All my married life I have had to stretch the food out so I have become an old hand at it. I shop basics then it is just a case of deciding what to put on the menu.

    Tonight we are having apricot chicken - all of the items used were in the pantry, fridge or freezer and the small slow cooker is doing the work for me. Of course it could have been curried chicken, satay chicken or sweet and sour chicken, chicken cacciatore style (sp?), chicken schnitzel and the list goes on. Having a good amount of basic recipes is the way I have always dealt with times like you are having. I know that if I haven't time for one then I know I have time for another.

    Heaven help me if I am hit on the head and my memory goes because the recipes are all up there.

    Lynette
    XXXXX

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  3. Dear Mimi,
    I have been having busy weeks. I am a stage 3 planner. I basically walls keep easy pantry meals and freezer meals for busy days. Also I will put things in the crockpot so at dinner its all ready to go. We only had take away one time last year and zero times so far this year. I can make a pizza faster than we can buy one.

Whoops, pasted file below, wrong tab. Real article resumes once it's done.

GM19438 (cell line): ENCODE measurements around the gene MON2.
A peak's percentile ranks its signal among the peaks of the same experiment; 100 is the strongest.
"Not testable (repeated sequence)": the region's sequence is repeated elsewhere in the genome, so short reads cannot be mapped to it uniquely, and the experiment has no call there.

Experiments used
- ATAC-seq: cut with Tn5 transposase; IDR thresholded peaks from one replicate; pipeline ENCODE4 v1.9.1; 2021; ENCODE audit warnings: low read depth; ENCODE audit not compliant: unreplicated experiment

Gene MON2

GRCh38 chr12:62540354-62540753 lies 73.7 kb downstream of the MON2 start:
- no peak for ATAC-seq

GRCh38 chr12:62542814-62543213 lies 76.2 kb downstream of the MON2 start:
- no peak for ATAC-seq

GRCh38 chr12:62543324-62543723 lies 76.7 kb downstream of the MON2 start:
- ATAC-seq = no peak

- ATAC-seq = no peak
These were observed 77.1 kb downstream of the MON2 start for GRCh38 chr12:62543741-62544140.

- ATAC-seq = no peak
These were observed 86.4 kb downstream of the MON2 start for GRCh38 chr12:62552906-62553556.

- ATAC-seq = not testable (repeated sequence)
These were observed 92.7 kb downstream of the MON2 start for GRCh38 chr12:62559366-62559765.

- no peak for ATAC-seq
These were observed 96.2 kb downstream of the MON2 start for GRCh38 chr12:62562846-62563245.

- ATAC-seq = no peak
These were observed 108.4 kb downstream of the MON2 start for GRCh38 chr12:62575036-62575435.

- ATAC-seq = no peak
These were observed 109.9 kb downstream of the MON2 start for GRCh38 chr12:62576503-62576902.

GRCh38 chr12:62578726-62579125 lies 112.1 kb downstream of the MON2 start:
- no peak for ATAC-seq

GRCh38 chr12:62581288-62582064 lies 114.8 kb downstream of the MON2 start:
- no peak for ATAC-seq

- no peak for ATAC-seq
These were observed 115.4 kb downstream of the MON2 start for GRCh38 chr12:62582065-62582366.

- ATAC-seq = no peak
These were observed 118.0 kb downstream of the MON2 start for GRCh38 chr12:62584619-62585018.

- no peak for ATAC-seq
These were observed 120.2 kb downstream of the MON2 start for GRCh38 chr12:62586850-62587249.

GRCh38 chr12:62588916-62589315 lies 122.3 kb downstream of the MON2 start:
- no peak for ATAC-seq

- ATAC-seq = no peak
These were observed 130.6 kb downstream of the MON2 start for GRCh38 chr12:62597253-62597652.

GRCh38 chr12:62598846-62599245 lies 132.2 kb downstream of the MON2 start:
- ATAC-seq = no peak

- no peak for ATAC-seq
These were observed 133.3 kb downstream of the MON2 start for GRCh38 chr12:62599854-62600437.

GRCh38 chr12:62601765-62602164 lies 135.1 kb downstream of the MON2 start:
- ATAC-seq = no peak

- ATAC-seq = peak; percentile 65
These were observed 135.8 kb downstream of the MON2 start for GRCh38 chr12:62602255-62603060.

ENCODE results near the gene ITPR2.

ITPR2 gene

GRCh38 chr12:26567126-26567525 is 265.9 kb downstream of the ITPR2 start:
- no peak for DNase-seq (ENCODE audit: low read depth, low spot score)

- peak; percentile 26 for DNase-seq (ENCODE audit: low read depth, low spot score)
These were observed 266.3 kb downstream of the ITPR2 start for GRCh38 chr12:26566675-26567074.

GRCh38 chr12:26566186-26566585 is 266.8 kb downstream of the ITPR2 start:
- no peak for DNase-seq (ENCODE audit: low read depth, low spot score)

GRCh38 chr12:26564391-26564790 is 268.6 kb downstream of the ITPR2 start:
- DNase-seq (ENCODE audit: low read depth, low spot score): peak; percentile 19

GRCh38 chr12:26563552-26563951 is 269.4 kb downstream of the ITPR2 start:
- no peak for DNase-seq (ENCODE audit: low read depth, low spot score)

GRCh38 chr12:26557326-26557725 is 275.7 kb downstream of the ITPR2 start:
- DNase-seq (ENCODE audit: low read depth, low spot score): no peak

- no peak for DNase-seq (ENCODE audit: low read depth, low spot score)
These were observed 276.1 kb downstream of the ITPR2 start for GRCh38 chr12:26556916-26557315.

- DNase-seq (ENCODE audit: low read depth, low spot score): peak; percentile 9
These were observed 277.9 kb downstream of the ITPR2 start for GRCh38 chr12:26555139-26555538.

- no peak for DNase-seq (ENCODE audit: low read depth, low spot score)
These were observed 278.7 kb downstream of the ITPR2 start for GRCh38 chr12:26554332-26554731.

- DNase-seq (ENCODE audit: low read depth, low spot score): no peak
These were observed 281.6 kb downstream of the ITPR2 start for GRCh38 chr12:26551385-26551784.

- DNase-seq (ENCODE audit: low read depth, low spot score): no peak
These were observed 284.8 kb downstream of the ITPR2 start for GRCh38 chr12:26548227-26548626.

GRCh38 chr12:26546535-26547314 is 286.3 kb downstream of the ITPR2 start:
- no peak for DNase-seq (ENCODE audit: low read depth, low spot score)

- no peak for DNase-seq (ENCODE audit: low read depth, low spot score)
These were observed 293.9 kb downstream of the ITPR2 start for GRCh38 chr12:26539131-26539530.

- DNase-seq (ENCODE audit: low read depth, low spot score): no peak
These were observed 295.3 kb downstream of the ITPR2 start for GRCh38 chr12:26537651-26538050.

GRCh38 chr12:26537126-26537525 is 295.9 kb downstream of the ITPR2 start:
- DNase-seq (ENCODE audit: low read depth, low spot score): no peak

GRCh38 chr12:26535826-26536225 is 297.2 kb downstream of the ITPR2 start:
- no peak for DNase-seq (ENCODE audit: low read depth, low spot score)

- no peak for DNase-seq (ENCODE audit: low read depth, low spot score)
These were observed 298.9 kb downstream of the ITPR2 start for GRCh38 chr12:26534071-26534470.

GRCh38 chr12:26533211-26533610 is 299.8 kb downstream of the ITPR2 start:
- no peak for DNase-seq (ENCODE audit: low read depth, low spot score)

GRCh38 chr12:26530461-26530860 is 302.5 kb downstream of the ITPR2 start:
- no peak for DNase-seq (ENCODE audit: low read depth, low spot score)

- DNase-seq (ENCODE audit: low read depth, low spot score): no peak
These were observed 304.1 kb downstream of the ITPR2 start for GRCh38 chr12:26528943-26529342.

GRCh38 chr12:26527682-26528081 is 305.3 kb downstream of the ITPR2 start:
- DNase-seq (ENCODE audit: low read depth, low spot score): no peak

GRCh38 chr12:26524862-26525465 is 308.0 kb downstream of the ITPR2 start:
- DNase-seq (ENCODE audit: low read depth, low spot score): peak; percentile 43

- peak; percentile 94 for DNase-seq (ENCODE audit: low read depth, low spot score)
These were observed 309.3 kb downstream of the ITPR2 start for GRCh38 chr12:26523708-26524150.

I try to keep ready meals incase of unexpected situations. We are also happy to use the sandwich press and make up something on a busy nice. I love that actually.
    When busy keeping things simple is good. I don't know what this saves er year but it is a lot... and a lot healthier! With love Annabel.xxx

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  4. I'm definitely stage 3. It's a good way to be as home made food is hard to beat even if it's leftovers added to something else to make a quick meal such as leftover tuna bake to make an impossible pie/quiche.
    Janiebabe x

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  5. Oh, Mimi! I feel your busyness, just substitute "cross country running" for "Dance rehearsals" and "boxes to finish unpacking" for "costumes to finish sewing" and we're in it together. Your meal planning and preparations turned out so beautifully! We're starting autumn here in the States, so your corn chowder and lovely baked goods sound just marvelous.
    Please share photos of the costumes if you can. The Miss Havisham-ish dresses you showed us were so creative, so I'd love to see your new project! Have a lovely, productive week!
    Blessings, Leigh

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I love hearing from you! I always respond to comments, so don't be shy! Mimi xxx